Islamic reformation in India - The New Indian Express

Islamic reformation in India

Published: 24th May 2013 07:23 AM

Last Updated: 24th May 2013 07:23 AM

Reformist Islamic writer and activist Asghar Ali Engineer, who passed away on May 14, devoted his life to reinterpreting Islam to counter Muslim fundamentalism, strengthen women’s rights and forge communal harmony in India. His writings, invariably based on reinterpretation of Islamic literature from early Islam, are a repository for a new generation of Islamic reformists, who are influenced by democracy and its associated ideas of individual liberty and human rights.

Works of Islamic jurisprudence were written much before the age of democracy, rendering Islamism relevant for modern times. Writing after 9/11, American academic James Q Wilson summed up the wedge between Islam and the democratic age: “When the West reconciled religion and freedom, it did so by making the individual the focus of society, and the price it has paid has been individualism run rampant, in the form of weak marriages, high rates of crime, and alienated personalities. When Islam kept religion at the expense of freedom, it did so by making the individual subordinate to society, and the price it has paid has been autocratic governments, religious intolerance, and little personal freedom.”

Like engineer, Islamic reformists are now breathing in democratic times, inspired essentially by a range of individual rights and political freedoms unleashed by democracy. Symbolically, the democratic age began when America became free in 1776, expelling British colonists and engendering decolonisation which gained momentum after the World War II, leading to freedom for a number of African and Asian nations, including India.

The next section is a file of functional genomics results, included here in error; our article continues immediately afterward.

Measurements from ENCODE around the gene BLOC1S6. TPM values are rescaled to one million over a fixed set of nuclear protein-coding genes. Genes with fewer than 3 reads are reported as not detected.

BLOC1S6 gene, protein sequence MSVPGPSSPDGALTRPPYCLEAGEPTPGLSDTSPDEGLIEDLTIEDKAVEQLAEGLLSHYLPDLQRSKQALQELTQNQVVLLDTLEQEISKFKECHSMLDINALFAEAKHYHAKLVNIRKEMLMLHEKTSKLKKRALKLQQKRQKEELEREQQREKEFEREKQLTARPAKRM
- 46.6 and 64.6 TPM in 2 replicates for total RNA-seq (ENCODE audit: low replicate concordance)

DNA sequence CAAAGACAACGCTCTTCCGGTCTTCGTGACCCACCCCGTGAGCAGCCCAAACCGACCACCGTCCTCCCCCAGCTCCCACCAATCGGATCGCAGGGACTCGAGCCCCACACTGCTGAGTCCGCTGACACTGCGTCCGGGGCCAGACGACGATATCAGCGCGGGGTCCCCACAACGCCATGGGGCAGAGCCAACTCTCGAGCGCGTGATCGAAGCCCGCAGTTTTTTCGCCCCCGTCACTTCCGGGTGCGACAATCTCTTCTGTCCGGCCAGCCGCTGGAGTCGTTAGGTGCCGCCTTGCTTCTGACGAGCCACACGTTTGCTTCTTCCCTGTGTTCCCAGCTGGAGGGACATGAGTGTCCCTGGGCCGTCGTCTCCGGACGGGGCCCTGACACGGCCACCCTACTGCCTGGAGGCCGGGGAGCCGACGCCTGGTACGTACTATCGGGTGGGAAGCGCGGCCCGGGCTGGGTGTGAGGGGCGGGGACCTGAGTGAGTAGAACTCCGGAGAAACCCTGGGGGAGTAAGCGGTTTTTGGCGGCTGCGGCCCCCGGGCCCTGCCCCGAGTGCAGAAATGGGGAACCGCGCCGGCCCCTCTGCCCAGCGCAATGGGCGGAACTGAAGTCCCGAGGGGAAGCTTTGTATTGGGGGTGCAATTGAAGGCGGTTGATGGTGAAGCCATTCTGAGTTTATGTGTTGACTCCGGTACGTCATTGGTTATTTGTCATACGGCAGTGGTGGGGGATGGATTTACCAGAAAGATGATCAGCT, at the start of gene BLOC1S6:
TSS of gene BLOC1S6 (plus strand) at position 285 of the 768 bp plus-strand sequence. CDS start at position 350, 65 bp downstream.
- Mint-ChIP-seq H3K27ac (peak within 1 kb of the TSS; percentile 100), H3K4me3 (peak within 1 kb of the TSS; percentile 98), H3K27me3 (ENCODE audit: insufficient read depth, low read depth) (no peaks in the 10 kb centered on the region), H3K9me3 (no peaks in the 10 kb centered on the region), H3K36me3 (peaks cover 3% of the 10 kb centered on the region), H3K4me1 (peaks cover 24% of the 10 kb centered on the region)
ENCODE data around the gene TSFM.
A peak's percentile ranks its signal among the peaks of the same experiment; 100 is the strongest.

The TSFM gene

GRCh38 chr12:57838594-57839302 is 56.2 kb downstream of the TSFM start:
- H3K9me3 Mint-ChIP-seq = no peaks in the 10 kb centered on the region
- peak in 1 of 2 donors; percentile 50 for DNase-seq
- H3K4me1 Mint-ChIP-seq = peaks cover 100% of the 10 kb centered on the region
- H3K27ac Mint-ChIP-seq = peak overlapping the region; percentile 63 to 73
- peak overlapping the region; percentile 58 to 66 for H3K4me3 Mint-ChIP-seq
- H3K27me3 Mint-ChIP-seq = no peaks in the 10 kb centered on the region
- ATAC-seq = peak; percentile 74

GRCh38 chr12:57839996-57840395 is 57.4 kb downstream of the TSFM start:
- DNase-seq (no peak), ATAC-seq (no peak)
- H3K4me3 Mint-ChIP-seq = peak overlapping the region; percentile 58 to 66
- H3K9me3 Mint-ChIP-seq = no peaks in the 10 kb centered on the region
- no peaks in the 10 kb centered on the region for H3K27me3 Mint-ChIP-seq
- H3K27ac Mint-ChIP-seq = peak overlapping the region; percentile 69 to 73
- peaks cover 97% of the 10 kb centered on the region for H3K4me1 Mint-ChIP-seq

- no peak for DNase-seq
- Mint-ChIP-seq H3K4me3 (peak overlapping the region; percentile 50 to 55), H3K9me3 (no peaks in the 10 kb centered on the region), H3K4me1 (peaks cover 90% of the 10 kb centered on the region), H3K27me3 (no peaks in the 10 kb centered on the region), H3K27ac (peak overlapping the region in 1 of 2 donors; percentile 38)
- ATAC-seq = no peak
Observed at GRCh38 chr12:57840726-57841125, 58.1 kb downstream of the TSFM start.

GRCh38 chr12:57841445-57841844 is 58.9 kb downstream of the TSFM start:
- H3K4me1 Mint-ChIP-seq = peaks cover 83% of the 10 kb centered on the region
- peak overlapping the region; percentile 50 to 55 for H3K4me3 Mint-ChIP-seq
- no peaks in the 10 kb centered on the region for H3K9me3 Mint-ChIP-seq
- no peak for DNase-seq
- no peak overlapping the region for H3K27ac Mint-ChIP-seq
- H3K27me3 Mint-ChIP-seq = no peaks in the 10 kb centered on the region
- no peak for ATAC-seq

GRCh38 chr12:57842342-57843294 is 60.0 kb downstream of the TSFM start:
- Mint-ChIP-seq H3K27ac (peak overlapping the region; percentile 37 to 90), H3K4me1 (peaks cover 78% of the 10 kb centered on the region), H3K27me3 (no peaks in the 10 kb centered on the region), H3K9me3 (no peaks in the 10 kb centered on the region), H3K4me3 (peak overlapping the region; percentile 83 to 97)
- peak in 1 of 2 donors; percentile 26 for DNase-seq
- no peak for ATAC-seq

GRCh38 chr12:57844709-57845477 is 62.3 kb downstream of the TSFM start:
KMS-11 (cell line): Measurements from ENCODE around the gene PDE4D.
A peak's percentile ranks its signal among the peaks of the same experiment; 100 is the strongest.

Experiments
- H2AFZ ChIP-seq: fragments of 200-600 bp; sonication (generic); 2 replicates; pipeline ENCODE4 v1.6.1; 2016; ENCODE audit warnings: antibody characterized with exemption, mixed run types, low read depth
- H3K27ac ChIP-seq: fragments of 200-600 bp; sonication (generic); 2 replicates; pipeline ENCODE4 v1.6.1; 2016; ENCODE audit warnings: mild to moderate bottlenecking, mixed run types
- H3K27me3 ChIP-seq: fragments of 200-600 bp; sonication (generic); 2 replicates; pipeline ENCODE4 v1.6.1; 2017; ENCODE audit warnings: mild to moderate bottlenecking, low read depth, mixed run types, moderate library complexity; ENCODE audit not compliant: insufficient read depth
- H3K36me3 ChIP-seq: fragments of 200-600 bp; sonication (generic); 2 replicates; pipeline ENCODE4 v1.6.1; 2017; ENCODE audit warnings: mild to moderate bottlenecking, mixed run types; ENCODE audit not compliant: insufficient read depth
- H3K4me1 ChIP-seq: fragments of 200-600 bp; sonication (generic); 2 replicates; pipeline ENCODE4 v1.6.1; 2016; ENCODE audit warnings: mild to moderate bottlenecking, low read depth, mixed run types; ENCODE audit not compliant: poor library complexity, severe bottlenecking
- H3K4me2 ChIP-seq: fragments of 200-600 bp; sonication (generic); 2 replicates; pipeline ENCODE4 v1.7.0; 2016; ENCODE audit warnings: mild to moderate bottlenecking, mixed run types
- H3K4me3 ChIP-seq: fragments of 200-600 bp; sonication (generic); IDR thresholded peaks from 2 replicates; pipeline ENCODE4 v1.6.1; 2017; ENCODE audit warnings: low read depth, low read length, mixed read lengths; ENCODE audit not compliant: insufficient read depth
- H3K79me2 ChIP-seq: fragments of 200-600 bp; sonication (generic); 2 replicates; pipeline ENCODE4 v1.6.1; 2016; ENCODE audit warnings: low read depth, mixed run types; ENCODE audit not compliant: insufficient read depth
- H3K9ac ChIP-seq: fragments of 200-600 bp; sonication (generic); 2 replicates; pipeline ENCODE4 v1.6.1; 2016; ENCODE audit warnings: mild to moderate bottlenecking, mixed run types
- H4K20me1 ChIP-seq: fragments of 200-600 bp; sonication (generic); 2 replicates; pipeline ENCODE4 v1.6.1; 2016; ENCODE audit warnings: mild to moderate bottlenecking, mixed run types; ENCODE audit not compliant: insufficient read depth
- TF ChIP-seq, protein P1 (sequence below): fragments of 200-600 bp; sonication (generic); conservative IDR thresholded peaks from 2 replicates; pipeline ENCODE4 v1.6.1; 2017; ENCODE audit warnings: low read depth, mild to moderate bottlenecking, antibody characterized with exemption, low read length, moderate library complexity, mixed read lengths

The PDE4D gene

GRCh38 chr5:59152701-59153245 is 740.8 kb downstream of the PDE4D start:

However, it is only in the 1980s, when democracy emerged, in the wake of the 1979 Islamic Revolution in Iran, as the only legitimate form of government deemed to be in conflict with all other systems. The tide of people’s opinion began turning in favour of democracy with much force after the fall of Berlin Wall in 1989 and freeing of Central Asian nations, and more so following the 9/11 attacks.

A forceful, though rhetorical, defence of democracy after 9/11 by US President George W Bush, who made it a point to travel to New Delhi in 2006 to stress the message of democracy for Muslims, may have contributed seeds for the Arab Spring. However, the lack of an infrastructure of democratic ideas in the Middle East prevented the Arab Spring from blooming while a strong presence of democratic institutions in India is not only widening the sphere of political liberty for its people but is also seeding a new generation of Islamic reformists and activists. A thriving democracy acts as a bulwark against Islamists: for example, Deobandi madrassas in Pakistan produce extremists, but the same Deobandi seminaries in India do not.

In the history of Islamic reformation in India, Sir Syed Ahmad Khan stands out. After the fall of Mughal rule in 1857, two movements in Islam emerged. One was led by Maulana Muhammad Qasim Nanautawi, who established the Darul Uloom Deoband, which has trained hundreds of thousands of orthodox Islamic clerics. The other was led by Sir Syed Ahmad Khan who founded the Aligarh Muslim University, a centre of modern education. Sir Syed wrote a number of books, magazines and an interpretation of the Koran to stress the need for modernity among Muslims, but he did so in pre-democracy times. And this is the key point: Islamic reformists working in post-independence India are influenced, unlike their counterparts in earlier times, by democracy and its associated freedoms.